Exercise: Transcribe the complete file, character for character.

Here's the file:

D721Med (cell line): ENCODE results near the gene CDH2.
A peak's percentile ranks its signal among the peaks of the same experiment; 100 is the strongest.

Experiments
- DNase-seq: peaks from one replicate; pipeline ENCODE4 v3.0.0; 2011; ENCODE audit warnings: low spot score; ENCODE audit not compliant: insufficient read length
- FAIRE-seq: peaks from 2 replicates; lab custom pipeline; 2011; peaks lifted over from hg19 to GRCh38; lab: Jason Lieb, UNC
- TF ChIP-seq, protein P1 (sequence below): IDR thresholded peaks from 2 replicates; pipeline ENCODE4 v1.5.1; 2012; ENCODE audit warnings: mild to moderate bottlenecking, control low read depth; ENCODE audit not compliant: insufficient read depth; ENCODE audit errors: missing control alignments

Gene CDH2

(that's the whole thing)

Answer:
D721Med (cell line): ENCODE results near the gene CDH2.
A peak's percentile ranks its signal among the peaks of the same experiment; 100 is the strongest.

Experiments
- DNase-seq: peaks from one replicate; pipeline ENCODE4 v3.0.0; 2011; ENCODE audit warnings: low spot score; ENCODE audit not compliant: insufficient read length
- FAIRE-seq: peaks from 2 replicates; lab custom pipeline; 2011; peaks lifted over from hg19 to GRCh38; lab: Jason Lieb, UNC
- TF ChIP-seq, protein P1 (sequence below): IDR thresholded peaks from 2 replicates; pipeline ENCODE4 v1.5.1; 2012; ENCODE audit warnings: mild to moderate bottlenecking, control low read depth; ENCODE audit not compliant: insufficient read depth; ENCODE audit errors: missing control alignments

Gene CDH2